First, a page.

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Simon, the 12-time Grammy Award-winning songwriter, was last week unveiled as the long-awaited follow-up to the Elton John sellout show.
He would perform at the stadium on April 6, then at Auckland's Vector Arena on April 8.
Chamber chief executive John Christie yesterday said the concert would attract fans from around the South Island and possibly across New Zealand.
A sellout crowd would probably mean an economic impact on a par with the $14 million delivered to Dunedin by the Elton John concert in late 2011, which drew 35,000 fans.
That was because, as with the Elton John concert, fans coming to Dunedin were likely to be ''more mature'', with higher disposable incomes, and spend more than one night in the city, he said.
''The demographic will be pretty similar and from that perspective we are likely to see a similar economic impact for the city,'' he said.
It was a sentiment echoed yesterday by Hospitality Association of New Zealand Otago branch president Mark Scully and Dunedin Restaurant Association president Steve Richardson, who both welcomed news of the concert.
''It's going to appeal to a wide range of people because he's had success over such a long period of time,'' Mr Scully said.
Mr Christie said yesterday there was no doubt the concert would make a positive economic contribution to the city, and underscored the need for a new events fund.
The city needed headline acts like Elton John or Simon to lure people to the city.
''It keeps Dunedin on people's list of places to visit,'' he said.
Dunedin city councillors were set to consider a report on DVML's financial future - including the possibility of a new events fund to offer incentives for big acts - in coming days as part of the council's 2013-14 pre-draft budget meetings.
Deputy mayor Chris Staynes also raised the prospect of a new events fund, paid for by the city's hospitality businesses, late last year, as the council grappled with news of DVML's $3.2 million loss for the 2011-12 year.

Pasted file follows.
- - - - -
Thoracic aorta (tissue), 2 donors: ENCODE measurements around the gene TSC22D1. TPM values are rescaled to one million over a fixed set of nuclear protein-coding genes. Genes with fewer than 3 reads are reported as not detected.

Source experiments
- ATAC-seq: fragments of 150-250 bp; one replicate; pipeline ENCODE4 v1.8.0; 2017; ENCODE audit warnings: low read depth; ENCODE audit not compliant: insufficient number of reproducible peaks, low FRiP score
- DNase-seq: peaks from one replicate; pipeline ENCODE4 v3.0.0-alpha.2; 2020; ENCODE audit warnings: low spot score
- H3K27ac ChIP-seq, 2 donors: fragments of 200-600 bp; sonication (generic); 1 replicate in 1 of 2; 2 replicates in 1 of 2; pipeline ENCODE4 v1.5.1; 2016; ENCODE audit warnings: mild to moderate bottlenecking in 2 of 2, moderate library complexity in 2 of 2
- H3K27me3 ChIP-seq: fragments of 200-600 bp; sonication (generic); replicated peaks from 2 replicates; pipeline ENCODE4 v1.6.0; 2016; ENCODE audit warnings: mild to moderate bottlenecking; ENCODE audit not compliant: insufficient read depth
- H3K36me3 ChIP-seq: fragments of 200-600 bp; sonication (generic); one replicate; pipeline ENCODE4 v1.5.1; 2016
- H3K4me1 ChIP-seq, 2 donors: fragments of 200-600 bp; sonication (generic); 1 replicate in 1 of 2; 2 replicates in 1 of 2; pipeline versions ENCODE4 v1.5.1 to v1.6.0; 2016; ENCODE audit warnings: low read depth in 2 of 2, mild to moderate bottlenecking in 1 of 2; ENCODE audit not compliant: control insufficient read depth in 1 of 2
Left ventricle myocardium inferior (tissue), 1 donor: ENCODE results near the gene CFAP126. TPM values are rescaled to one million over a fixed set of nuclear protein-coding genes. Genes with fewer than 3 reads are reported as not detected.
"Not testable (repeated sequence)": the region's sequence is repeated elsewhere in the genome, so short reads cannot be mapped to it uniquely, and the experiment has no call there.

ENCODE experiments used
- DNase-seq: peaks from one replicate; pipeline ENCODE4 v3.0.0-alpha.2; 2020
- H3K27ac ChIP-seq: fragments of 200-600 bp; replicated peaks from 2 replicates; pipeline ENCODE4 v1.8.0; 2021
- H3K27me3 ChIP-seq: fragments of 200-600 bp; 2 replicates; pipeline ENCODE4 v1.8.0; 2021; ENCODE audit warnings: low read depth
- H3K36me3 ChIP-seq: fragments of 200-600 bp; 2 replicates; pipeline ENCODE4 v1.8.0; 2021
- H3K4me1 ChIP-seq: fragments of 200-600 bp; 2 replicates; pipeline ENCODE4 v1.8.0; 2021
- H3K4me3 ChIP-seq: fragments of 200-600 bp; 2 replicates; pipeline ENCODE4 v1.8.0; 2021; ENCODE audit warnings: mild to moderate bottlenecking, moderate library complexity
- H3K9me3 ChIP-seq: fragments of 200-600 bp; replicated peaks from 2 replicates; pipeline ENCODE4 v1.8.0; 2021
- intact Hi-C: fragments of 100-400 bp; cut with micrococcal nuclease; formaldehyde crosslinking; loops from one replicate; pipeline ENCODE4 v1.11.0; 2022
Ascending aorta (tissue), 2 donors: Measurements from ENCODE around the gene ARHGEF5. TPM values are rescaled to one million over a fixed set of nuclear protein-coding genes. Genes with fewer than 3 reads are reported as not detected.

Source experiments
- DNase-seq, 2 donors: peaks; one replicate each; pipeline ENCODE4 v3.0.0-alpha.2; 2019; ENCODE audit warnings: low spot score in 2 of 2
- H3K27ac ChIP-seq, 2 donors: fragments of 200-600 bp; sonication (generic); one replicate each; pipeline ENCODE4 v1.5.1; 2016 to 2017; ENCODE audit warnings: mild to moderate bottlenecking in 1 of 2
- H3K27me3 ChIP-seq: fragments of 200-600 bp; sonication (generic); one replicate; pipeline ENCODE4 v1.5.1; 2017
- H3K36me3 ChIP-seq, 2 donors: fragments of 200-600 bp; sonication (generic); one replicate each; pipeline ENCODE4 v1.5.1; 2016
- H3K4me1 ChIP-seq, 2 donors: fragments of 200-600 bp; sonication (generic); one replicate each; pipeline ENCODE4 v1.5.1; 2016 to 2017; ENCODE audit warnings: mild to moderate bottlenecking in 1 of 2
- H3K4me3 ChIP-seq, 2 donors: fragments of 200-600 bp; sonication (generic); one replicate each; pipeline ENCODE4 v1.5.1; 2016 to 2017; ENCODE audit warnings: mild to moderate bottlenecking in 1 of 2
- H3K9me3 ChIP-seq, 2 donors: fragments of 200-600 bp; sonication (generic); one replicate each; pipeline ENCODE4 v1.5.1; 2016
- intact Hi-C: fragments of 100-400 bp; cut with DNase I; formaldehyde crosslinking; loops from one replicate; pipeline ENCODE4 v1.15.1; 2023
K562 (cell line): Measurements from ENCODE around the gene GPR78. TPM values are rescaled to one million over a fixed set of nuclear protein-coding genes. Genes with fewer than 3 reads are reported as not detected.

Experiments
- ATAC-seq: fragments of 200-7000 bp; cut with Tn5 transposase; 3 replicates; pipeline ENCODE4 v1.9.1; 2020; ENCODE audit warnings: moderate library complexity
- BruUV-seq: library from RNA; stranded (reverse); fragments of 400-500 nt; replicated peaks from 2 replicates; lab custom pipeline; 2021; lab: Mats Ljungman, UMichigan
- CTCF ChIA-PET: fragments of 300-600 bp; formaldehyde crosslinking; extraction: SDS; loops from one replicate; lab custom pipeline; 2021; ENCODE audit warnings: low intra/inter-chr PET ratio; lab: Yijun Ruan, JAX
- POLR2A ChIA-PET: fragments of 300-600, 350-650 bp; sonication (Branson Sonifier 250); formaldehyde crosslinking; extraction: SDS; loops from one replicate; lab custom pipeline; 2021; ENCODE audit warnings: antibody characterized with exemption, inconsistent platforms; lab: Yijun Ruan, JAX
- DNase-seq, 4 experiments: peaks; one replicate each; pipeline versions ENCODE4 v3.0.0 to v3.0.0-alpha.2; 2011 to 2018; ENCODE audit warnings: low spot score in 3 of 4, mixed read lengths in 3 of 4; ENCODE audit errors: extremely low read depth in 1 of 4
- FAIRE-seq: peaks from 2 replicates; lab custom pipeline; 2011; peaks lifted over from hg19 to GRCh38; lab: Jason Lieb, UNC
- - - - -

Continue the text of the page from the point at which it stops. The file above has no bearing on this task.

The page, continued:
Mr Christie said talk of a new fund would generate debate, but the city needed to spend money to make money.
''We do need to have a budget there for events that are going to be able to attract promoters, to bring events that are going to be of some risk to them to Dunedin.''
The big question, Mr Christie believed, was whether ratepayers or the city's hospitality sector, who stood to benefit the most from more big events, should pay for it.
''I think that's something we need to work through as a city and then get on with it . . . but we definitely need a fund,'' he said.
Mr Scully said it made sense for those who benefited from big events to pay for such a fund.
However, it became more complicated when considering whether only central city bars, restaurants and accommodation providers should be covered, or if the net should be cast wider, he believed.
''Some will get massive gains out of it, some will get minimal, and some will actually have a negative effect,'' he said.
''That's the challenge for the council. If they want to implement something like that, it has to be well thought out and it has to be fair.''
Despite that, he believed securing more big events would be ''absolutely crucial'' for the city and the stadium.
''At the end of the day, if we can have events that bring money in from outside Dunedin, that's the key.
''The more events like this we have at the stadium, the better.''
Mr Richardson was more circumspect, saying his members welcomed big events but did not want to pay more to help attract them.